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Monday July 28, 2014
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 Comparitive Table of Birth Disorder Risks
In order of frequency

*Glossary of inherited genetic disorders terms:
 

Disorders
with description of related problems:
Cause: Mostly Affects:  Risk: Screen/Treat
Low Birth Weight, Stillbirth, SIDS
(Related problems for survivors include brain damage, breathing problems, anemia, heart conditions)
Multi-factoral
 

 

Random
 
 
 

 

Background risk: 
one out of every 15 births

First Cousins: Consanguinity unlikely to cause an increase in risk

Most Common Causes:
  • Maternal medical health and nutrition  
  • Smoking  
  • Drinking 
    Drug Use (Rx, OTC and illegal)
Congenital Heart Defects *

* Usually NOT genetic

Multi-factoral
common causes: environmental, viral, medicinal, alcholol and other substance use during pregnancy
Random
 
 

 

Background risk: 
one out of every 150 births

First Cousins: Consanguinity unlikely to cause an increase in risk

Screening: 
Echo- Cardiography

Treatment:
Pre- and Post-Natal treatments available

 

Cerebral Palsy
May have other problems such as mental retardation; learning disabilities; seizures; and vision, hearing and speech problems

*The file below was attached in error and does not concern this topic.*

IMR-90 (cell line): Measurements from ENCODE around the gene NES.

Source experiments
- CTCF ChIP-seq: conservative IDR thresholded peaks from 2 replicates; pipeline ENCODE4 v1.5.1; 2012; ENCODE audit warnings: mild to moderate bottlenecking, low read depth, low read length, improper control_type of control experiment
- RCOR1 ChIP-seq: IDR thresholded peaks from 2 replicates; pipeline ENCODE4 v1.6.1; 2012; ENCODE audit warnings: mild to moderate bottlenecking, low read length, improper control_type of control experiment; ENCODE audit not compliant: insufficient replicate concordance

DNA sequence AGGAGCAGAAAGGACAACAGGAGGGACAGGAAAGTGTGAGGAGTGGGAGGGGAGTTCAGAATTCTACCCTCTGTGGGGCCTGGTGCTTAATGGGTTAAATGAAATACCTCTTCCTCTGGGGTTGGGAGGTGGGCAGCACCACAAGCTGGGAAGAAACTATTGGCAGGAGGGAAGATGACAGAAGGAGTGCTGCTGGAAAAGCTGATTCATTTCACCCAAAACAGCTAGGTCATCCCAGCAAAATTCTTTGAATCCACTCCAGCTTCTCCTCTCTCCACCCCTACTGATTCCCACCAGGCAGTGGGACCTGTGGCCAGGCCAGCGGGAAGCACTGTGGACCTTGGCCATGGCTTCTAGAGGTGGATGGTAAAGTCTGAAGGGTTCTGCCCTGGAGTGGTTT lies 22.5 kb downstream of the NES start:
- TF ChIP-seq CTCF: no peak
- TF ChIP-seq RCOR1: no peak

Multi-factoral
 
 

 

Random
 
 

 

Background risk: 
one out of every 350-500 births

First Cousins:
Consanguinity unlikely to cause an increase in risk

Common Causes:
Infection during pregnancy, Premature birth, delivery trauma, Rh disease

 

Sickle Cell
Affects a protein inside the red blood cells called hemoglobin causing distorded cells. Pain, meningitis, stroke, and organ problems are associated with this disease.
Recessive Genetic

Gene must be present in BOTH parents for child to be affected:
 

African-American, also Hispanic, Caribbean and certain other ethnic groups
 
 

 

Background risk:
one out of every 400-600 births

First cousins: 
may increase risk up to 2x (2 out of every 400-600 births)

Screening: Prenatal testing availale; Newborn testing is standard in 40 states.

Treatment: infants should be treated with pennicillin to pevent fatality
 

Club Foot *
Mild to severe foot deformities
 

 

Multi-factoral
Usually a result of fetal positioning, although in rare incidents, can be dominant genetic.

Rarely inherited!

Random
affects males 2x more often than females

 

Background Risk:
one out of every 735 births

First Cousins:
Consanguinity unlikely to cause an increase in risk

Treatment: Affects can be minimized by early treatment, i.e. casting, braces, or surgery
FAS 
(Fetal Alcohol Syndrome)